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The proposed rules would close the “gun show loophole,” which is one of several loopholes that currently allows one-fifth of all the guns sold in the nation to be sold without background checks.
The nation’s mayors are urging the Bureau of Alcohol, Tobacco, Firearms and Explosives to approve proposed rules, called for by Congress in last year’s bipartisan gun legislation, that will require more people to pass a background check to buy guns online or at gun shows.
The rules, proposed this summer, would close what has become known as the “gun show loophole,” in which sellers at such events are subject to much looser federal regulations than those who sell out of bricks-and-mortar stores. The loophole has grown to include people who sell firearms online.
The U.S. Conference of Mayors in a letter earlier this month urged the ATF to finalize the rule and close one of several loopholes that currently allows one-fifth of all the guns sold in the nation to be sold without background checks.
While the proposed rules are opposed by gun rights groups like the National Rifle Association, Kansas City, Missouri, Mayor Quinton Lucas said “it’s just common sense” to close loopholes in the background check system.
“It just makes sense that we do all we can to make our communities safer. I think it is a no-brainer that we actually do the work necessary for Kansas citizens and Americans overall to make sure that those who are possessing firearms are safe,” Lucas, who is the chairman of the mayors’ Committee on Criminal and Social Justice, said in an interview.
The specific issue the ATF’s proposed rules are trying to address is a complicated one that revolves around what constitutes a dealer. Under federal law, only people who are “engaged in the business of selling firearms at wholesale or retail,” and who have the “principal objective of livelihood and profit,” have to have a license to sell a gun. People who buy guns from these sellers have to pass a background check.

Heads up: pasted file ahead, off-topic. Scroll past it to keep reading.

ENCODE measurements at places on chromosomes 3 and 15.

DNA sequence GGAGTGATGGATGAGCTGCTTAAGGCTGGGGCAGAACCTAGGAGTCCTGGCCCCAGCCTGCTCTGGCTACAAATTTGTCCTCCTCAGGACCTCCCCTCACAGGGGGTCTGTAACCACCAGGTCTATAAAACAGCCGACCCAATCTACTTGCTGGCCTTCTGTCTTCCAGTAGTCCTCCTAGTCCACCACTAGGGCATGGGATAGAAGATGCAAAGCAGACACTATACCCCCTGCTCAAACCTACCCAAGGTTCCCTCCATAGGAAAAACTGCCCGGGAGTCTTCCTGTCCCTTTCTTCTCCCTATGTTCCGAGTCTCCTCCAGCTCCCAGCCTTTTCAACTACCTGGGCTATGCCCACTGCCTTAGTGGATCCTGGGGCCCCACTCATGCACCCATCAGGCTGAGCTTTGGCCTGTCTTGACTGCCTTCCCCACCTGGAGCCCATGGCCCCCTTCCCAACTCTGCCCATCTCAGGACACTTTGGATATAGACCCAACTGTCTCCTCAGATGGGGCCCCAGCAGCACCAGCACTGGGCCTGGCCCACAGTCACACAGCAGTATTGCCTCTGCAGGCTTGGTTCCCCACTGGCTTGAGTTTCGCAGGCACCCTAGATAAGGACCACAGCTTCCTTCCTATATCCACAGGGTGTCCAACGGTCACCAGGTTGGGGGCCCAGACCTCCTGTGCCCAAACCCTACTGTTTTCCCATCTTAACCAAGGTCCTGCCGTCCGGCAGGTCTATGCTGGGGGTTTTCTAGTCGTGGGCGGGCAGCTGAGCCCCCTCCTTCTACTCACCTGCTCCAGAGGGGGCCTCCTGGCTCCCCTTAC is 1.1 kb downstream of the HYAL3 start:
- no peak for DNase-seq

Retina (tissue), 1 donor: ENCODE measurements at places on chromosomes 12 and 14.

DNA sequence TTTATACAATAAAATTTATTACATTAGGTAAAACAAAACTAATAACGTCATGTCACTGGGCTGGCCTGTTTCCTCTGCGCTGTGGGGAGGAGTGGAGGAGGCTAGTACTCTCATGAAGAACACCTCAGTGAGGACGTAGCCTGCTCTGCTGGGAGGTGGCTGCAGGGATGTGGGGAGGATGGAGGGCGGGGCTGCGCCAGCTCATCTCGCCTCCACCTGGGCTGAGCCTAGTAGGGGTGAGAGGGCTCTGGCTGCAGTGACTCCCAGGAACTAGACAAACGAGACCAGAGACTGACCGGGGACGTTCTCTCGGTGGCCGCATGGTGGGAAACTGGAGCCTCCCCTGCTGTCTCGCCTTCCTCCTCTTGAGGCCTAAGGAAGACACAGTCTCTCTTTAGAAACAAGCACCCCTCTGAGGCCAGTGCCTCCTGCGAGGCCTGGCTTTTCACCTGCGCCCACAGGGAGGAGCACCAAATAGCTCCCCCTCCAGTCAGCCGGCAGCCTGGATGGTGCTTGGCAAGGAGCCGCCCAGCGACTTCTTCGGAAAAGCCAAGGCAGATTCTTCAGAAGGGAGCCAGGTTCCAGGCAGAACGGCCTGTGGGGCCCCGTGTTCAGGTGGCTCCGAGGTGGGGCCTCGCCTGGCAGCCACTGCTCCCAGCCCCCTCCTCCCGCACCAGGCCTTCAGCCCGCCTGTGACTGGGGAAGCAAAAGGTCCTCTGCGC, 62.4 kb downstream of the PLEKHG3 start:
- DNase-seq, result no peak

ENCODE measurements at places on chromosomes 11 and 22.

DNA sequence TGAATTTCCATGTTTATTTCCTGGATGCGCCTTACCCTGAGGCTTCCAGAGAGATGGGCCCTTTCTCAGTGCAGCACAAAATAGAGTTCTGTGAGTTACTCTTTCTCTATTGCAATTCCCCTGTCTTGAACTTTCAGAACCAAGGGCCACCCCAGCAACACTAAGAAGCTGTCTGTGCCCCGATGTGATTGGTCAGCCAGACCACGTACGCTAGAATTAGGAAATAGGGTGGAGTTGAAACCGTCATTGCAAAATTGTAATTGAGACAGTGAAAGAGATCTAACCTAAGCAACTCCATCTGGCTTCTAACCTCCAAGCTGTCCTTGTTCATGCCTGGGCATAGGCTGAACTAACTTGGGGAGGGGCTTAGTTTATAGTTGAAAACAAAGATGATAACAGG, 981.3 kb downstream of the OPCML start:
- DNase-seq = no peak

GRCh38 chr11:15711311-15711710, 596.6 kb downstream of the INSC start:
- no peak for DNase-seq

Exempted from having to have a license are people who are not selling them to make money or a living. “Say I purchased a gun five years ago and decided I no longer want it,” said Adzi Vokhiwa, federal affairs director for the gun control group, Giffords. “I want to purchase another gun. I could sell it to my neighbor or someone in a classified ad.”
Under that scenario, Vokhiwa would not have to undergo a background check.
It used to be that guns were mostly bought from physical gun stores. But that has changed. In its proposed rules, the ATF noted that a “proliferation of new communications technologies and e-commerce has made it simple for persons to advertise and sell firearms to a large potential market at minimal cost and with minimal effort.”
In addition to guns being sold online, there has also been a “proliferation” of other ways people can sell guns, including at gun shows and flea markets, the ATF said.
“Now there are websites like Armslist [a classifieds website for firearms] and other online marketplaces like Craigslist, social media and Facebook marketplace,” Vokhiwa said. “People are connecting in all sorts of ways and all sorts of places to purchase guns.”
As a result, it’s become “ambiguous” to tell whether people selling guns in those ways are doing it as a “livelihood” and, as a result, requiring buyers from these sellers to pass background checks has not been enforced.
“That’s opened the door for people who intentionally want to evade the background check requirement to turn to unlicensed gun sellers,” Vokhiwa said. “We see this loophole being exploited for people who have bad intent.”
Last year, in the first major piece of gun legislation passed in more than 30 years, the then-Democratic Congress was able to reach an agreement with Republicans to close this loophole. Under the law, Congress said dealers would have to be licensed to sell guns in person or online if they “devote time, attention and labor” to try to make a profit, even though it is not their livelihood.
In the ATF’s proposed rules, people still do not have to have a license if they are giving away guns as “bona fide gifts” or if they occasionally sell firearms to get a better weapon for their “personal collection or hobby.”
To make the law clearer, the ATF's proposal gives a number of examples of when it will be presumed people are trying to make a profit. For example, they will need to have a license if they are repeatedly selling guns, advertising guns for sale on websites or renting space like a table at a gun show to display the guns they have for sale.
Vokhiwa, whose group is pushing to require background checks on all gun sales, said there are still a number of loopholes.
Guns, for example, can be sold if the FBI does not complete a background check within 72 hours. That is called the “Charleston loophole” because it allowed a white supremacist named Dylann Roof to buy a gun and then enter the Emanuel African Methodist Episcopal Church in Charleston, South Carolina, in 2015 and kill nine people.
“There are a lot of loopholes in the law,” she said. “I think there's a lot that we can do to strengthen the background check system. But this is a step in the right direction.”
Kery Murakami is a senior reporter for Route Fifty, covering Congress and federal policy. He can be reached at firstname.lastname@example.org. Follow @Kery_Murakami